Erdogan sticks to election date despite earthquake disaster
Turkish President Recep Tayyip Erdogan plans to step up reconstruction efforts after two deadly earthquakes and stick to his announced election timetable to boost his popularity ahead of a possible setback for the economy, Bloomberg said.
Erdogan and senior members of his AKP (Justice and Development Party) met last week to discuss the pros and cons of a postponement to deal with the aftermath of the natural disaster, according to people familiar with the talks. They concluded to keep the proposed schedule for the May 14 vote, although a return to the original June 18 date remains on the table, according to sources from the AKP.
About 8 million voters were registered in the February 6 earthquake zone, or 14% of the electorate, and Turkey's Supreme Electoral Council is expected to decide whether and how to hold elections there. According to government figures, about 2 million voters have left the area.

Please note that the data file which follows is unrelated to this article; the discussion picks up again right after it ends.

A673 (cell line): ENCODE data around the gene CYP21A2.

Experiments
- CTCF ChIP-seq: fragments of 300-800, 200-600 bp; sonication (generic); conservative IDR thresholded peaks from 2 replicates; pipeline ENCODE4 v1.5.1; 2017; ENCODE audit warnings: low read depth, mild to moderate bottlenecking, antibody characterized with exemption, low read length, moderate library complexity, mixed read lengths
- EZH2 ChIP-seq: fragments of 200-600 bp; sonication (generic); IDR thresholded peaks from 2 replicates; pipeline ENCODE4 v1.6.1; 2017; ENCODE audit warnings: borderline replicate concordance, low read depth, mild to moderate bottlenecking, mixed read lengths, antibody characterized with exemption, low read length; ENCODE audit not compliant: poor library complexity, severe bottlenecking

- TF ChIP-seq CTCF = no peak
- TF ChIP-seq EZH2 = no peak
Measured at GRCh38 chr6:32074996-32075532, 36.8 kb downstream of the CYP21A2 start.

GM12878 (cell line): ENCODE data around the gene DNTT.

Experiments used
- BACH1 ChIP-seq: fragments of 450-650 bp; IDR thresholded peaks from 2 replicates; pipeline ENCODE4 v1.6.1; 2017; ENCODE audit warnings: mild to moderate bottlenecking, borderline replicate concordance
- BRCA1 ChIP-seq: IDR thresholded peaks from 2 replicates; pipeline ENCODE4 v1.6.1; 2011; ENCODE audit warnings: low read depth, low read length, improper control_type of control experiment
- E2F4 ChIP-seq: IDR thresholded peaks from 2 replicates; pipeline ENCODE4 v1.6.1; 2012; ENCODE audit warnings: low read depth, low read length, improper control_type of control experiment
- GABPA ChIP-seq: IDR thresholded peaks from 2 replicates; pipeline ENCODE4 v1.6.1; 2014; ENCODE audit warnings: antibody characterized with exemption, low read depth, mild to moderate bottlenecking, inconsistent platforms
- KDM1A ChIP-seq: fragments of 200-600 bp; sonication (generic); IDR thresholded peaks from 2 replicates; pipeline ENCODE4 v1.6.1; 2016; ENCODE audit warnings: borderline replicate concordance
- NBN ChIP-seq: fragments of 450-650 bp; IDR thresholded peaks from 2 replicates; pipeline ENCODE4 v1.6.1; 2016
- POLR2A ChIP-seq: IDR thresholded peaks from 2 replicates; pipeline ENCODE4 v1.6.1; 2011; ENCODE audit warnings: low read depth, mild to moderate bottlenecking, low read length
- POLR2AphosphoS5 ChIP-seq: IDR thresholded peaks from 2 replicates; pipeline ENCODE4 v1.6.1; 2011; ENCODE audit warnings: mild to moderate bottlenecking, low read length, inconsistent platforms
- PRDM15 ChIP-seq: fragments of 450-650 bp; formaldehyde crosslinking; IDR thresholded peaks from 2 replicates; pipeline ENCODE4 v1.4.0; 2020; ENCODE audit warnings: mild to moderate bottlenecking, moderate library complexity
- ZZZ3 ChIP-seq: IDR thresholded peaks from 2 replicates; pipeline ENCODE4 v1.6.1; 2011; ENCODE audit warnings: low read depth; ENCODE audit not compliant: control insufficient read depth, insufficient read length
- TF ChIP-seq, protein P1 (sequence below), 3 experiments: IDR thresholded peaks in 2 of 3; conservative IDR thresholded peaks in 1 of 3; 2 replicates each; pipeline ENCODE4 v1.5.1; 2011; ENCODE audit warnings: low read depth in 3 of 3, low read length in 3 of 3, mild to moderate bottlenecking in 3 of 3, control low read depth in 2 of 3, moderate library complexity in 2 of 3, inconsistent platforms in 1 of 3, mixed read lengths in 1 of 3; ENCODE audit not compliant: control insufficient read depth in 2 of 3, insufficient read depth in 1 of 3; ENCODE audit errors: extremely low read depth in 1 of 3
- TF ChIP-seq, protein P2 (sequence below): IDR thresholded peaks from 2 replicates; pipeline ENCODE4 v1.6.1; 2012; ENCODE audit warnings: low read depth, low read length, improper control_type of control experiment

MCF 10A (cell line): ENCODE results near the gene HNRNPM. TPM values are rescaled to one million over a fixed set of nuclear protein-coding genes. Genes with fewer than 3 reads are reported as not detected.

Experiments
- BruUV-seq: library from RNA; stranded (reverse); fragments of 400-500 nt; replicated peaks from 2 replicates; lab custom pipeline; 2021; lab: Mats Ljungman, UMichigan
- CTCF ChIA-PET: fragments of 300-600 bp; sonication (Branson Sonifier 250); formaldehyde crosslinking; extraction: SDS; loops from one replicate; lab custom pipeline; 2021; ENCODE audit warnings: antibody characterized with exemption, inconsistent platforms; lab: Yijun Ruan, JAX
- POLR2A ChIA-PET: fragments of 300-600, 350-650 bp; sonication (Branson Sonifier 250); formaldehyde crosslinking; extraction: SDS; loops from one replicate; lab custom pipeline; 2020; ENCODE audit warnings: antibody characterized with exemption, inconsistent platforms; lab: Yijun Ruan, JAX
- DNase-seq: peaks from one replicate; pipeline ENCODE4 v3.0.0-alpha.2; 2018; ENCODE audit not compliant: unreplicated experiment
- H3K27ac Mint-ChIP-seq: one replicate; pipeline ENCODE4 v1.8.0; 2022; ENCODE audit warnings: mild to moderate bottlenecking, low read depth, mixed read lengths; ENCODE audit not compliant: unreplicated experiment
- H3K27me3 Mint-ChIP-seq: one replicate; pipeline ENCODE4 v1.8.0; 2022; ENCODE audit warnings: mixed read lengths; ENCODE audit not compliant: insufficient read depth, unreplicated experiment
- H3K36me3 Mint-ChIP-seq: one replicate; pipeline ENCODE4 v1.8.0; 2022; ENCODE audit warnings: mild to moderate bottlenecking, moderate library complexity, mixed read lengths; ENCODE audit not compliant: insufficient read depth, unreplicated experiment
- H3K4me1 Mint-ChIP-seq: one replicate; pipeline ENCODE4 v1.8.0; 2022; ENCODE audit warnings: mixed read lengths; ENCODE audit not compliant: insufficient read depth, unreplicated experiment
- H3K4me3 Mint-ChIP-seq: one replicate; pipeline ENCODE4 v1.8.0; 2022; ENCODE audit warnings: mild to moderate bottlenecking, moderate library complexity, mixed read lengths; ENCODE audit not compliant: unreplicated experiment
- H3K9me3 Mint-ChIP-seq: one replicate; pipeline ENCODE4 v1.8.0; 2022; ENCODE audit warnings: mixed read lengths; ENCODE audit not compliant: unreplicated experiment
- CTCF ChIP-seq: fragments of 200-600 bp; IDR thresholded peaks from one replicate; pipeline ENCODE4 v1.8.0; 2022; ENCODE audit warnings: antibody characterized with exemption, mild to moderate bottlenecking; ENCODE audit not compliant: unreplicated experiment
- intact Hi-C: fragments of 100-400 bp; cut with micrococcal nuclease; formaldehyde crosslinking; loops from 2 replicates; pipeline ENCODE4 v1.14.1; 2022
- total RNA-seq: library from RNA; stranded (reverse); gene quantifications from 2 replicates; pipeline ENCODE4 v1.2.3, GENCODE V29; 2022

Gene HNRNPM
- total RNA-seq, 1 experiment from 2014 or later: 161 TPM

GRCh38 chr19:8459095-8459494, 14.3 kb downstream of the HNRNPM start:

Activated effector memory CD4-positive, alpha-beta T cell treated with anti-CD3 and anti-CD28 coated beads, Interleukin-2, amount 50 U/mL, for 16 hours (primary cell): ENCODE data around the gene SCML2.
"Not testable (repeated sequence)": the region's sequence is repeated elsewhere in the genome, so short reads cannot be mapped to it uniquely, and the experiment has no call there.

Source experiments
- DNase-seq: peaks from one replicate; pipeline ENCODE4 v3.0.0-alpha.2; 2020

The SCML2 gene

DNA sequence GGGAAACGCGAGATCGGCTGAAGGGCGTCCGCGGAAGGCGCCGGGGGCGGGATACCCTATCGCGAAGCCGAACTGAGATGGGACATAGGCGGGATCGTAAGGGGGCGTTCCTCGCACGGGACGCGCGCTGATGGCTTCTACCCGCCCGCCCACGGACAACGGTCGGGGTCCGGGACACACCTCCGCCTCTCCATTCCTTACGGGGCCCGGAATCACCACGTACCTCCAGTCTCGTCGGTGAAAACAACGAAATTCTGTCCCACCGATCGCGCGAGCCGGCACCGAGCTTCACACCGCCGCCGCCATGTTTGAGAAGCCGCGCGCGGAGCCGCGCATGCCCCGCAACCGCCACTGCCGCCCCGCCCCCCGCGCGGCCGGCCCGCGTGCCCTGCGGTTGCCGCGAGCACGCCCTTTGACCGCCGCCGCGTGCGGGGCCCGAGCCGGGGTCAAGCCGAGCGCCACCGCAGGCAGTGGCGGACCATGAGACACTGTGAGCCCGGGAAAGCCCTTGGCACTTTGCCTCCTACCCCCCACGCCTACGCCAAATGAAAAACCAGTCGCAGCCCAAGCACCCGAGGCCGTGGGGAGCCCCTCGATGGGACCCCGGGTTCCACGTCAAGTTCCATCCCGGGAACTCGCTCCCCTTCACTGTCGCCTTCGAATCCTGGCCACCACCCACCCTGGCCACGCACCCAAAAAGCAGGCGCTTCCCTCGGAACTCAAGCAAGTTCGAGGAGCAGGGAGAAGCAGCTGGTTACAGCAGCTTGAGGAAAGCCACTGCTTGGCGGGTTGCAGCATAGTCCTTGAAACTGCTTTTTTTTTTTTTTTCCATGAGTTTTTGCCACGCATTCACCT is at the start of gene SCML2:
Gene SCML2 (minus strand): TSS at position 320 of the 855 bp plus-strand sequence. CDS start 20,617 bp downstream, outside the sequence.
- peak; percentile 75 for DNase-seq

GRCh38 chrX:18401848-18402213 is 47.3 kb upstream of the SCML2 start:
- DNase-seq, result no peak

While postponing the election could give the government more time to prioritize and deal with the crisis, Erdogan sees a quick start to reconstruction efforts and a commitment to the election timetable as a way to show strength, sources said.
He also fears that postponing the election could be accompanied by a further deterioration of the economic situation, as large segments of the population are struggling with the worst cost-of-living crisis in two decades, they said.
Opposition leaders in Turkey have insisted on holding elections on June 18 as originally planned, and the president does not want to give the impression that he is trying to duck the vote, according to sources.